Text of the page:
In keeping with Eduflack’s ongoing discussions of college readiness, following is a guest post from Holly McCarthy.
Over the years, the importance of a college education has
become more and more recognized by young people of a wide variety of
socioeconomic backgrounds. With
the current economic situation, the importance of having lasting and pertinent
skills is something that is on the minds of many as they begin to map out their
futures. Knowing the importance of
a college education is the first step; these young people must be prepared for
college, however, before they go off to school.
Many entering freshmen are completely unprepared for the
rigors of academic life beyond public schooling. While the reasons for this can be quite complicated, the
fact of the matter is that college preparation needs to be taught in schools, especially
when students are encouraged to go to college to earn a degree. Something is being lost along the
way—kids are being told to go, but they are not taught what to do once they
One of the biggest problems many students face once they set
foot on campus is a lack of good study skills. This problem adversely affects many aspects of the college
experience and puts these students at a disadvantage. In high school, teachers often spend a great deal of time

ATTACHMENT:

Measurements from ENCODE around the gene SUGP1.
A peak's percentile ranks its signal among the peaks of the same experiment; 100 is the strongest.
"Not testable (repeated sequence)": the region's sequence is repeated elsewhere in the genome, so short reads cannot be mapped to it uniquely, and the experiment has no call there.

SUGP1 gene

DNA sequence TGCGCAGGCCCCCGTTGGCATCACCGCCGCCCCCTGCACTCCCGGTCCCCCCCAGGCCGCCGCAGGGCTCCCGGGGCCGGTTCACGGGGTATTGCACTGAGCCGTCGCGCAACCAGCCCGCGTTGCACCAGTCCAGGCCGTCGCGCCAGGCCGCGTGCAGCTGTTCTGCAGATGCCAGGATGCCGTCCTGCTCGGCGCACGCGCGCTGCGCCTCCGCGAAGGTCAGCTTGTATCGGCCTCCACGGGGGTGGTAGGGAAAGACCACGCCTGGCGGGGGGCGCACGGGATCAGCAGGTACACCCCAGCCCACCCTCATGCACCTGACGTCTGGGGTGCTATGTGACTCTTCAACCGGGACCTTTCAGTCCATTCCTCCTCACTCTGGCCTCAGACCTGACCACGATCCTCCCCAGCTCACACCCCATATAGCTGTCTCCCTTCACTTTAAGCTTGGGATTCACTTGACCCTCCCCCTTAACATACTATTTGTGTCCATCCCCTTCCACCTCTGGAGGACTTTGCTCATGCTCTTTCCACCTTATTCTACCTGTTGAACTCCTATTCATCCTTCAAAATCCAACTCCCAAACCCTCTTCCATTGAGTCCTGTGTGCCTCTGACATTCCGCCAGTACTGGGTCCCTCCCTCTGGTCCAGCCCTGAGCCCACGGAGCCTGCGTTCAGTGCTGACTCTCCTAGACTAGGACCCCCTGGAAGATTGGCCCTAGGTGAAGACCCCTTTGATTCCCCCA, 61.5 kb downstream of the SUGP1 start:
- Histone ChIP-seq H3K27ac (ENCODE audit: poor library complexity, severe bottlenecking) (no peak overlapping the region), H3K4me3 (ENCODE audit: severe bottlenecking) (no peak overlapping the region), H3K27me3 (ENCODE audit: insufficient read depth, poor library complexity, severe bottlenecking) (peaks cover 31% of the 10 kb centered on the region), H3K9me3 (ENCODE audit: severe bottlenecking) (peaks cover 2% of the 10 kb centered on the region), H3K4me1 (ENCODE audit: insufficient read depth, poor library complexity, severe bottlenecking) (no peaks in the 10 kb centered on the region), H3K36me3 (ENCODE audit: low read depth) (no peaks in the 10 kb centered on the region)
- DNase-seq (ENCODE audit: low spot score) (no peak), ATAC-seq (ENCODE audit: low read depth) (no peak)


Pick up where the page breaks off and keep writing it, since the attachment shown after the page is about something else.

explaining what will be on tests, handing out review sheets, etc., but spend
little time explaining that this kind of thing won’t be given out by most
A good idea for rectifying this situation would be for
students to be gradually weaned off of these study guides and unambiguous study
sessions. Learning how to figure
out what is going to be important and how to take notes and personally develop
study skills is something that shouldn’t have to be learned by being thrown to
the wolves in college. Rather, students
should be given opportunities to learn and develop these skills over time in an
environment with fewer consequences and more chances for remediation.
Another area where public schools fall far behind is teaching
students how to manage their time wisely.
We live in a world that values results and productivity very
highly. Advances in technology
have made many jobs obsolete and the expectations for employees continue to
increase as a result. Time
management in college is something that can make or break a student’s career if
they are not careful.
Teaching students to take responsibility for projects and
reinforcing the importance of timelines and setting up achievable goals would
truly help students to learn how to effectively manage their time. In most cases, high school students are
actually taking more courses per semester than they ultimately will in
college. Showing them how to
effectively manage tasks such as reading large amounts of material, studying on
a schedule, and preparing papers and projects so that they don’t end up being
done at the last minute could mean the difference between success and failure.